ep review ~ 'sleepy' ~ sleeping outside

Sleeping Oustide ~ 'Sleepy'

For fans of⁞► Modern Baseball, Cloud Nothings

For some, the golden age of the North Coast music scene had been and gone. And So I Watch You From Afar made the big time. Axis Of similarly so...and since then? Well, there hadn't been too much to get excited about. Gigs became scarce, those that remained didn’t get the biggest of crowds. Change was needed and in four young lads called Little Arcadia, the North finally got some.

Indeed, these last few years have seen an indie resurgence, still inspired by the harder edges of those legends past. A series of new band’s slowly emerged up North, bringing with them fresh perspective of an ever changing cultural and political landscape. There were new people to sing songs about and new people to sing them; and so a new scene was born. 

Like it or not, alt-four piece Sleeping Outside now have the responsibility of helping to carry this new scene; but could their four track debut ‘Sleepy’ go someway to living up to that hype? Taylor Johnson had a listen…

Long term fans of Sleeping Outside (from the ‘Omerta’ days) will immediately recognise the familiar burst of ‘Inhaler’, ‘Sleepy’s explosive opening track and so often the band’s opener on stage. Regret tinged and cinematic in equal measure, ‘Inhaler’ races to a crescendo of unusually comforting sadness, broken only by a well-timed slowdown. Frontman Shea McCauley’s vocals have never sounded so pristine and clear, floating over the band’s raucous noise. Maintaining this blistering pace is ‘Shoelaces’, which sounds straight off of Cloud Nothing’s ‘Turning On’ EP, albeit with a lighter finish. What’s beautiful here is for every tragic lyric there’s a catchy melody, an engaging bass run. This is heartbreak you can dance to.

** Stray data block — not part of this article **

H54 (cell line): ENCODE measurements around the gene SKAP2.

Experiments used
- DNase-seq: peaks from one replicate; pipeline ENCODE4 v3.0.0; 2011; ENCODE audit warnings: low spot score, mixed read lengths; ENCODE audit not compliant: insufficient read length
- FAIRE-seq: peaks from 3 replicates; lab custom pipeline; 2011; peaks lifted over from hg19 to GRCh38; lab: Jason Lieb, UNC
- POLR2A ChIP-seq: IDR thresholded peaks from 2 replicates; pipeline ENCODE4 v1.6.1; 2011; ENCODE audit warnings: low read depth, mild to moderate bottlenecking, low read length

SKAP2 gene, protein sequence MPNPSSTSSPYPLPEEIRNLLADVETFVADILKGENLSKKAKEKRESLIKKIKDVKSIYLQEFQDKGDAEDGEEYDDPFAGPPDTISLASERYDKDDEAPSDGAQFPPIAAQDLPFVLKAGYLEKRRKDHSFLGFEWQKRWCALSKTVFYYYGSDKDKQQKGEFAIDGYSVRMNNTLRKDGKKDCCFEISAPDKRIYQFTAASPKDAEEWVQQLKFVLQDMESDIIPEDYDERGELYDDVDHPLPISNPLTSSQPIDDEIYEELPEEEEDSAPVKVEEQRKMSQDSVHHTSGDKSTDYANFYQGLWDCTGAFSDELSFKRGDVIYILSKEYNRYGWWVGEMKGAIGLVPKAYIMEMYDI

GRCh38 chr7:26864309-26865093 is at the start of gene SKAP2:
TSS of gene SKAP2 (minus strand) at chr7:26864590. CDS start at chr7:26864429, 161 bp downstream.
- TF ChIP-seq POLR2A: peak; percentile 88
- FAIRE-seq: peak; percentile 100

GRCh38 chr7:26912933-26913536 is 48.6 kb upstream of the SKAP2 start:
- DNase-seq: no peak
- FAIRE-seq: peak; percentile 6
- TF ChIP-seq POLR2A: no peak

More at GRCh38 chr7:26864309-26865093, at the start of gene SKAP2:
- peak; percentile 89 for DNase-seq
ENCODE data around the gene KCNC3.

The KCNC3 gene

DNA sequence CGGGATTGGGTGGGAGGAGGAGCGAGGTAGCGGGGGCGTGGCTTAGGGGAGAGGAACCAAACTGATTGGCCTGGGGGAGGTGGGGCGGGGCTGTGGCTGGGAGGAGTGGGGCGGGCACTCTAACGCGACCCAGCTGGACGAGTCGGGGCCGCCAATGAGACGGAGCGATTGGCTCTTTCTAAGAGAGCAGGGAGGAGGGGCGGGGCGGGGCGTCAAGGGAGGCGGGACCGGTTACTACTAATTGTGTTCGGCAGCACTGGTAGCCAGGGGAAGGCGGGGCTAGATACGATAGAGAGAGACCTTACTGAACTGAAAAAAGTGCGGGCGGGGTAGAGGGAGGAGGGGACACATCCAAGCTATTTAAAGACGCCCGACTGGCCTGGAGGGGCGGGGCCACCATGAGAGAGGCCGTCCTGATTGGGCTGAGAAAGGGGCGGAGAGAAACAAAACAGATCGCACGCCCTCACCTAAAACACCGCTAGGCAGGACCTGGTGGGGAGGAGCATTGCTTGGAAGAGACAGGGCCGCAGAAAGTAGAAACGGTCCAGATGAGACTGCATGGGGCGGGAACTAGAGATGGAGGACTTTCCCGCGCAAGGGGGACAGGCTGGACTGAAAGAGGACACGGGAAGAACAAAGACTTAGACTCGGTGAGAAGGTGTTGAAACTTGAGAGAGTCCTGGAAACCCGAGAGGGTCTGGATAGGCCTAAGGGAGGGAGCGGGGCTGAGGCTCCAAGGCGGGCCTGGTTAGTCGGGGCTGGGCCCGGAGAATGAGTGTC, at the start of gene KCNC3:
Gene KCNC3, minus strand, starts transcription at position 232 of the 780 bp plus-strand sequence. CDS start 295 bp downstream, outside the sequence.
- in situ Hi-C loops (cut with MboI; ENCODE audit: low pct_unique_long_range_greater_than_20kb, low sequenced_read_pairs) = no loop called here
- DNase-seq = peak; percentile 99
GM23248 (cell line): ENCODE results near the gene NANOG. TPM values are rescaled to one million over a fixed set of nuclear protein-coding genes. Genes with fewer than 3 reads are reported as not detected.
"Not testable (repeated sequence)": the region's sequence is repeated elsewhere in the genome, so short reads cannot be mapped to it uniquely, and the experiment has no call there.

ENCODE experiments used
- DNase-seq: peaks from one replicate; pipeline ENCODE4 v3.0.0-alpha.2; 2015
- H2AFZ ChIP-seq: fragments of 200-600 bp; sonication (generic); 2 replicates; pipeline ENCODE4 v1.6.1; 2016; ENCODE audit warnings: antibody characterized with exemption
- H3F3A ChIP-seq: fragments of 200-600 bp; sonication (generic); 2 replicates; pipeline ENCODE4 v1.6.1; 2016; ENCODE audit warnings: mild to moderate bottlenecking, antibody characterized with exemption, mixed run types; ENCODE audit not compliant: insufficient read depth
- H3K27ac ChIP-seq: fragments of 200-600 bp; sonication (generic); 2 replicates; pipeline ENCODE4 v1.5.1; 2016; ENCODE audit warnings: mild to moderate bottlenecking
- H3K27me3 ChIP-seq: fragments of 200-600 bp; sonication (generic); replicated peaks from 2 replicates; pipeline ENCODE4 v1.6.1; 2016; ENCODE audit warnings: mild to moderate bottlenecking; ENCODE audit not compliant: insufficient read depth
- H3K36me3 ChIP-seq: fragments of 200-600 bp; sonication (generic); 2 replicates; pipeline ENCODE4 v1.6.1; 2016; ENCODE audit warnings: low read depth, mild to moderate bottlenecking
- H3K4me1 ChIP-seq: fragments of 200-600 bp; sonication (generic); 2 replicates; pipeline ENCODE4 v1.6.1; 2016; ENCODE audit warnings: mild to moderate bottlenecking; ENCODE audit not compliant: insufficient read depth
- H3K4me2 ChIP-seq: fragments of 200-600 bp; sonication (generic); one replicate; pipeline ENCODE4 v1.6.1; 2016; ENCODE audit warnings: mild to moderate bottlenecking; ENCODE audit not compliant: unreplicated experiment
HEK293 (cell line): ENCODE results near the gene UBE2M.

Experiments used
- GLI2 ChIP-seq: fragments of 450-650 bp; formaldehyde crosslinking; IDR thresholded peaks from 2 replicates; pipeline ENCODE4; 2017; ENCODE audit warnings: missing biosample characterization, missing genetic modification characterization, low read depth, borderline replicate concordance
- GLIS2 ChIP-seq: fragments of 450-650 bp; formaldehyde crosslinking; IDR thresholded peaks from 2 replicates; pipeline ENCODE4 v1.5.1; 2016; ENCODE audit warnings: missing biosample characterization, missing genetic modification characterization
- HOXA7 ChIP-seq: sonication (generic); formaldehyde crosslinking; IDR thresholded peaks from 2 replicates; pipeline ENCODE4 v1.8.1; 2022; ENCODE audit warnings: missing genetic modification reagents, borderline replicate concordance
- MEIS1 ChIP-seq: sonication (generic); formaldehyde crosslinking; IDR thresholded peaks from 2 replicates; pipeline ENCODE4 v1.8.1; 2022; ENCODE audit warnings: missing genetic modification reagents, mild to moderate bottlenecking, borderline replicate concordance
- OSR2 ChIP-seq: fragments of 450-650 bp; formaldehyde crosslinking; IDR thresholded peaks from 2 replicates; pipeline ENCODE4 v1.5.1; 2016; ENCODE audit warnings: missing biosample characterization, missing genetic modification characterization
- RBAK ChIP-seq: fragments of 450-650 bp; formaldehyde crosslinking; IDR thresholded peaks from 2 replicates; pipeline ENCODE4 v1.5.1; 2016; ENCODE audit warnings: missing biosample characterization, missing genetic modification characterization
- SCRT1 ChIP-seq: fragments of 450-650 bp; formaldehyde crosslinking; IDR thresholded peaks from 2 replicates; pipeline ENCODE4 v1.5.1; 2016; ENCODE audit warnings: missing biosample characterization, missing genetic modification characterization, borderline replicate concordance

We’re then hit with ‘Postcards’, a ferocious emo-anthem bordering on early Modern Baseball. We also hear McCauley at his most introspective. ‘You sent me postcards from places I’ve never been, set it on the mantelpiece and never look at it again…this is the reason why we can’t simply be friends’. Lead guitarist Andy Kane also gets his first chance to really let go, in a sea of feedback.

It’s here Sleeping Outside tear up the rulebook and remind you of their roots. ‘Two For Joy’s gradual build up and triumphant ending is an exhilarating and unexpected finish to a strong debut. It perhaps to acts as a nod to Little Arcadia, a band that from day one supported Sleeping Outside at every opportunity; a love clearly reciprocated by all those involved in the North Coast scene.

As cool an instrumental as it is, you still long to hear more of the stories McCauley and his band mates tell so well. It is here where they truly shine and the reason why you’ll return to ‘Sleepy’ more than once. 

Taylor Johnson

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